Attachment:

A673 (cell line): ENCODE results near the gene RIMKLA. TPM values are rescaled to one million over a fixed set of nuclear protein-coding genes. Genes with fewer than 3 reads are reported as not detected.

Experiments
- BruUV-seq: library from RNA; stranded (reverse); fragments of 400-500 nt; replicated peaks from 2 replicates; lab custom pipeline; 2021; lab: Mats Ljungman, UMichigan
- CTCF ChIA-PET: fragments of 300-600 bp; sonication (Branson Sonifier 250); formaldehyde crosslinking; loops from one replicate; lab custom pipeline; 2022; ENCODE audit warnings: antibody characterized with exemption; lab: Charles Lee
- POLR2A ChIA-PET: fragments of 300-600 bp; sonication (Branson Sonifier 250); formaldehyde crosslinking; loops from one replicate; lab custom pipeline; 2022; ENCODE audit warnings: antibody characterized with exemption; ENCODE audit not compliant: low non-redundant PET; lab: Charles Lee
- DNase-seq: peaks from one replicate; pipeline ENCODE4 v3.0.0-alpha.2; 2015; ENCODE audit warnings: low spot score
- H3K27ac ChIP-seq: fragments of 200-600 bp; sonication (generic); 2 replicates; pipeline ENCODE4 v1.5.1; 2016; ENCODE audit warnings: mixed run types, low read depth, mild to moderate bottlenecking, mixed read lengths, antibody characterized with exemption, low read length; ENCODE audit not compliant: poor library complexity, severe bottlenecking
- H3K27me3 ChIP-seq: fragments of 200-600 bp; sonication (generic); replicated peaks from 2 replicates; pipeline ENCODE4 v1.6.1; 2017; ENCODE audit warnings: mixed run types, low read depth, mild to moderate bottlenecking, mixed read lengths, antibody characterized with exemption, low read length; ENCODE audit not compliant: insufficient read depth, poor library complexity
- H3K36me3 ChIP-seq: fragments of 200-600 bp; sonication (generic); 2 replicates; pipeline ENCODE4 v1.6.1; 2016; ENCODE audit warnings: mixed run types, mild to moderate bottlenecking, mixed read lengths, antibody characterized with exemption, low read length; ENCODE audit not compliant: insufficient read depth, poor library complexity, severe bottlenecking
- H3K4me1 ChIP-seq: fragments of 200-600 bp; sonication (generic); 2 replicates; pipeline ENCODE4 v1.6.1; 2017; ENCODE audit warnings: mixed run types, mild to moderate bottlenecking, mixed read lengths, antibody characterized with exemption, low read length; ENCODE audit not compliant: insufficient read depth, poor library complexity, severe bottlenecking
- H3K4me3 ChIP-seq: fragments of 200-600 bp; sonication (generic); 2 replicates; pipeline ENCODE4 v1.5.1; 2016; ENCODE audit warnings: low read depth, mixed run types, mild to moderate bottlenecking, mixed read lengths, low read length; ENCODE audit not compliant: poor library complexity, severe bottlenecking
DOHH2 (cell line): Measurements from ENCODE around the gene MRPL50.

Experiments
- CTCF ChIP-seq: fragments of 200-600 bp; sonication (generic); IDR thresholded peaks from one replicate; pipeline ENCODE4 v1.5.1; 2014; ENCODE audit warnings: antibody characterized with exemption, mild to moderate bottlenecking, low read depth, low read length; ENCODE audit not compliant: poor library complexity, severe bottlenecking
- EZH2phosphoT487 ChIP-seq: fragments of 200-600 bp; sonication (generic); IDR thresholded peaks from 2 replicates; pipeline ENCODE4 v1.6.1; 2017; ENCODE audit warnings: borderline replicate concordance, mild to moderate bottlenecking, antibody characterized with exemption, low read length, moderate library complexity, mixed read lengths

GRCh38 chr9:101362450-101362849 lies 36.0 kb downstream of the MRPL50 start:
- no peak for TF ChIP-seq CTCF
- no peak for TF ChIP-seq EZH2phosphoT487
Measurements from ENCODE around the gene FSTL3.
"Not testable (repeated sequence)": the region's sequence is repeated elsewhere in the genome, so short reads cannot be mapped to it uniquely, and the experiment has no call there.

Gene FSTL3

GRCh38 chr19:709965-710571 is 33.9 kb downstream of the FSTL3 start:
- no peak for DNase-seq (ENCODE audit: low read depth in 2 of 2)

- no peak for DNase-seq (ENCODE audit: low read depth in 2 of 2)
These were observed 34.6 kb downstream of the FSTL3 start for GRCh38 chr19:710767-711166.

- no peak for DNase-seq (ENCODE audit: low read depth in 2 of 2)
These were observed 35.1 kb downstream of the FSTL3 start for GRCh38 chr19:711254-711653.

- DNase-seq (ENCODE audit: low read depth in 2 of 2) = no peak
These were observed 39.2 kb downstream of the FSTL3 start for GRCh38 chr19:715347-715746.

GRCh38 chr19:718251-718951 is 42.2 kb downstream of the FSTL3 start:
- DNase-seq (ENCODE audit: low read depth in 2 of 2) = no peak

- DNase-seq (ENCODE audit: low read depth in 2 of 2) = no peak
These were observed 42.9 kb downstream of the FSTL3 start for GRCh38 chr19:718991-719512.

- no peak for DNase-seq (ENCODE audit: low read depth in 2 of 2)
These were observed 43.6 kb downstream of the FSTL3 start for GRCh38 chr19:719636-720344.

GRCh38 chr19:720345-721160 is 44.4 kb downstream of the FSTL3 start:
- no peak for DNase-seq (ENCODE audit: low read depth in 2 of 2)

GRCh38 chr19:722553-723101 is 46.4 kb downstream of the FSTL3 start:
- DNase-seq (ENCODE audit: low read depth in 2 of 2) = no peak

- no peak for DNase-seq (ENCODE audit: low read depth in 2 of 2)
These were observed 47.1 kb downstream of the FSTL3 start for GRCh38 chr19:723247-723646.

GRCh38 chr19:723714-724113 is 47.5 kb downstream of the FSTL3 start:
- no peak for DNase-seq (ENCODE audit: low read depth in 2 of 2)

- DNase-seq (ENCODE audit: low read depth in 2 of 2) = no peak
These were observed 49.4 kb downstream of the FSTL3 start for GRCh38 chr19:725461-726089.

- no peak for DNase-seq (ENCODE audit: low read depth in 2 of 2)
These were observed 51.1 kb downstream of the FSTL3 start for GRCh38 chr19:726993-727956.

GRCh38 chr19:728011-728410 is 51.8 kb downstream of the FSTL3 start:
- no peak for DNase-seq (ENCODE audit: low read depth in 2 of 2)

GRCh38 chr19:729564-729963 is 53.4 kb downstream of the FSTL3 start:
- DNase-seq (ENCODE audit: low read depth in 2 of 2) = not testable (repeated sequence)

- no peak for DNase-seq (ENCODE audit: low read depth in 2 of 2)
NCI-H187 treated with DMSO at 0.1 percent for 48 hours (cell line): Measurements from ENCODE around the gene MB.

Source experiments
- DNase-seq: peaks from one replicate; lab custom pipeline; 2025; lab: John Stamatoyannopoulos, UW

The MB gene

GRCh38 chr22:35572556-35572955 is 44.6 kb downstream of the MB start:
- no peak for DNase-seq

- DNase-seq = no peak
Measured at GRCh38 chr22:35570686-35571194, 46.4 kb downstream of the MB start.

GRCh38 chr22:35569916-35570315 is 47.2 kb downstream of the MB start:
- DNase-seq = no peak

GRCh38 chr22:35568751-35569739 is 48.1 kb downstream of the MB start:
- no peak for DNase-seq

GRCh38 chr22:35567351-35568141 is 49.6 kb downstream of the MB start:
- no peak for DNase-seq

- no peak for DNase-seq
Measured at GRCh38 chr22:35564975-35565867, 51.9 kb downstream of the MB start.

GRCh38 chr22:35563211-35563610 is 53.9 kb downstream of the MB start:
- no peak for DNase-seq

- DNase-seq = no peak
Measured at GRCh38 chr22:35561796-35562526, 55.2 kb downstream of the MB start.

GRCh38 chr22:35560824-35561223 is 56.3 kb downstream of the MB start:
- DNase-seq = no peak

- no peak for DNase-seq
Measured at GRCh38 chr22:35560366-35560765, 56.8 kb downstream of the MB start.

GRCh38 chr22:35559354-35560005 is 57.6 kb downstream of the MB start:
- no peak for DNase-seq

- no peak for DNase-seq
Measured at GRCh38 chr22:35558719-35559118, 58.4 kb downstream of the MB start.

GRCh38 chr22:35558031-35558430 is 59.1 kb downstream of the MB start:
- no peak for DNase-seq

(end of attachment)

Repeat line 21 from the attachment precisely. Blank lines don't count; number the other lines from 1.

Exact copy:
Gene FSTL3